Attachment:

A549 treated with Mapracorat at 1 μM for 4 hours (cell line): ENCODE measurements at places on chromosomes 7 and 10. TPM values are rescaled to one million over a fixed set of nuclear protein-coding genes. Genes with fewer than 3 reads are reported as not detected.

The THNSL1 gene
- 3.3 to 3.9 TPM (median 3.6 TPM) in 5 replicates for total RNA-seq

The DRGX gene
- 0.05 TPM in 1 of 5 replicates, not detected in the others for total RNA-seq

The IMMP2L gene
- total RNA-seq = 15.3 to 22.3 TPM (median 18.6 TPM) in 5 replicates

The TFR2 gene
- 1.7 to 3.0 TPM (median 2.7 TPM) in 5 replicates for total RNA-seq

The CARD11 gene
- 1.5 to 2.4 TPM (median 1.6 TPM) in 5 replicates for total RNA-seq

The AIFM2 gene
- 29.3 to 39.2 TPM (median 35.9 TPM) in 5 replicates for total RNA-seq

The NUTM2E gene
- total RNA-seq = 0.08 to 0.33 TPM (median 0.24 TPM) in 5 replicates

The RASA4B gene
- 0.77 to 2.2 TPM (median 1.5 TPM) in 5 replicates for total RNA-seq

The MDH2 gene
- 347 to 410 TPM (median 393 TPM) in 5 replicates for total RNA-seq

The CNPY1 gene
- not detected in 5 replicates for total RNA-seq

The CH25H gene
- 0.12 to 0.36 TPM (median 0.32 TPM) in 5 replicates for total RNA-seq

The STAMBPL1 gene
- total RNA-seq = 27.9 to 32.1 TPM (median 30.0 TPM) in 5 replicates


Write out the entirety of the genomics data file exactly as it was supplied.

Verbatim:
A549 treated with Mapracorat at 1 μM for 4 hours (cell line): ENCODE measurements at places on chromosomes 7 and 10. TPM values are rescaled to one million over a fixed set of nuclear protein-coding genes. Genes with fewer than 3 reads are reported as not detected.

The THNSL1 gene
- 3.3 to 3.9 TPM (median 3.6 TPM) in 5 replicates for total RNA-seq

The DRGX gene
- 0.05 TPM in 1 of 5 replicates, not detected in the others for total RNA-seq

The IMMP2L gene
- total RNA-seq = 15.3 to 22.3 TPM (median 18.6 TPM) in 5 replicates

The TFR2 gene
- 1.7 to 3.0 TPM (median 2.7 TPM) in 5 replicates for total RNA-seq

The CARD11 gene
- 1.5 to 2.4 TPM (median 1.6 TPM) in 5 replicates for total RNA-seq

The AIFM2 gene
- 29.3 to 39.2 TPM (median 35.9 TPM) in 5 replicates for total RNA-seq

The NUTM2E gene
- total RNA-seq = 0.08 to 0.33 TPM (median 0.24 TPM) in 5 replicates

The RASA4B gene
- 0.77 to 2.2 TPM (median 1.5 TPM) in 5 replicates for total RNA-seq

The MDH2 gene
- 347 to 410 TPM (median 393 TPM) in 5 replicates for total RNA-seq

The CNPY1 gene
- not detected in 5 replicates for total RNA-seq

The CH25H gene
- 0.12 to 0.36 TPM (median 0.32 TPM) in 5 replicates for total RNA-seq

The STAMBPL1 gene
- total RNA-seq = 27.9 to 32.1 TPM (median 30.0 TPM) in 5 replicates